“You have to talk to somebody to fight with them.”

“Oh. Then they’ve been working long hours.” My parents had only recently returned from an extra-long sabbatical and had restarted their jobs at McQuaid University after the first of the year.

“No, they’re home plenty, but since they’ve already started collecting grad students, the house is always full of strangers. I think they’re feeding a dozen students breakfast and dinner, and I’m pretty sure a couple of postdocs are spending half their nights on the living room couch.”

My parents had always attracted and ministered to needy grad students, a hobby that had gotten more pronounced once I’d moved out. And of course that meant Sid was stuck up in his room in the attic, or if he got caught downstairs, he was trapped in the armoire in the living room where he could listen in but couldn’t exactly socialize.

“What about Madison? Isn’t she spending any time with you?”

“I’m sure she would, but you know how brutal sophomore year is. Between rehearsals for Drama Fest and choral ensemble, she’s barely home, and when she is, she’s got homework. And the mutt to take care of.”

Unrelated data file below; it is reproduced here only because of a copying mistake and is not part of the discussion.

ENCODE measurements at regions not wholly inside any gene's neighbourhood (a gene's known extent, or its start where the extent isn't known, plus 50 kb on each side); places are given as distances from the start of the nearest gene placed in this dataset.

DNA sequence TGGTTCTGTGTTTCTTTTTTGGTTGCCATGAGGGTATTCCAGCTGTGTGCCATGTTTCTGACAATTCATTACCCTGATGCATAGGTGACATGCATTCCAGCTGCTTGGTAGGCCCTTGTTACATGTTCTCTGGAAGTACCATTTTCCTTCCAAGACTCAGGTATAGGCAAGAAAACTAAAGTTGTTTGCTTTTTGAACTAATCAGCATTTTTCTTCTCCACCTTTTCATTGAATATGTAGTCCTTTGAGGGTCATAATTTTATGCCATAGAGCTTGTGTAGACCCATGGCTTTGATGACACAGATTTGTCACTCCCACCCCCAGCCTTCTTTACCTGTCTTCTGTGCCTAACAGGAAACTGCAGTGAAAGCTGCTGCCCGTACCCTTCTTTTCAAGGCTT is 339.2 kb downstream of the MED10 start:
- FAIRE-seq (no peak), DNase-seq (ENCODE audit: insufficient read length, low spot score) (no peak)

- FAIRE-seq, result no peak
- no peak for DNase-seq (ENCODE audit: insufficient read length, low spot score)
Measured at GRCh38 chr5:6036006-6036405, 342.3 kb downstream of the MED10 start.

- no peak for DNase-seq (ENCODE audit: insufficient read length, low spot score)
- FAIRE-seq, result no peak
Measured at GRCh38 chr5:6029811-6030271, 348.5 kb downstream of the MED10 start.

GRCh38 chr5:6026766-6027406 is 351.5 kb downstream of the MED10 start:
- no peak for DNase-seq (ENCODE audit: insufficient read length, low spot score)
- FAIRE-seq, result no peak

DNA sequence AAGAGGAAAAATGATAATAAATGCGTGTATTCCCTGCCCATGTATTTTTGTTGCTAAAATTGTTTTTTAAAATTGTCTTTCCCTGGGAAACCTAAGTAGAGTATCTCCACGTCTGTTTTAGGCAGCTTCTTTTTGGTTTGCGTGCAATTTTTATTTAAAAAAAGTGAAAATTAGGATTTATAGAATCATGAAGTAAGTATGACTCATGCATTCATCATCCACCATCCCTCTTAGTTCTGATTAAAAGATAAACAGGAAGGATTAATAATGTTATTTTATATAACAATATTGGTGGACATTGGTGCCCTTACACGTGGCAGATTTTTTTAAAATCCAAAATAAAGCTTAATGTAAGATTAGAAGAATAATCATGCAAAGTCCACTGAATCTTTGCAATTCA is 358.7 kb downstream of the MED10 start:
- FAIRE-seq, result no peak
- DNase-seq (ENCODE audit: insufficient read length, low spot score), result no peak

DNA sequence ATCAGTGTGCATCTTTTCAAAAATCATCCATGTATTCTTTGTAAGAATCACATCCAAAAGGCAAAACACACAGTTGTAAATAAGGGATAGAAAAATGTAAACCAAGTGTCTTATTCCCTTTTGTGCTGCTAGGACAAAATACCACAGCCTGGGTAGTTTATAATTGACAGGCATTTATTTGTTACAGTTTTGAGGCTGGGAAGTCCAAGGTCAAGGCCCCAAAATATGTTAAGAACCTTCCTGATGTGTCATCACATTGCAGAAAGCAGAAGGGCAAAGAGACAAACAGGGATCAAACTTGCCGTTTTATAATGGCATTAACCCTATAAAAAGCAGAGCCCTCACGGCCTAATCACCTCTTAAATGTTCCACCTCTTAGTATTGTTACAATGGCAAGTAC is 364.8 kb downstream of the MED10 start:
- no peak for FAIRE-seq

I suspected it was the time Madison spent with her Akita, Byron, that bothered Sid the most. He was never going to be a dog person.

“Deborah?” I asked.

“The only time I’ve seen her is when she came up to the attic to get one of her storage boxes.”

My sister and Sid had never been as close as he and I were. “I thought you guys were getting along better.”

“It’s not that. It’s because she’s busy, too. Juggling two boyfriends is taking up a lot of her time.”

“So what you’re saying is that you’ve been lonely.” After years of mostly being confined to the attic, circumstances had finally changed enough that Sid could hang around with the rest of the family. Having to go back to isolation must have been harder than ever.

He hung his skull. “I know I should have asked first, Georgia, but I was afraid you’d say not to come. And from your e-mails and all, I thought maybe you were lonely, too.”

“Are you kidding? With texting and e-mail and Skype, it’s practically like I haven’t gone anywhere. And for the first time in years, I get to be on my own! I can set mealtimes by my schedule, go out whenever I want, stay up as late as I choose, pick what to watch on TV, and play my music extra loud. I can even use real cuss words, instead of skeleton-related euphemisms.”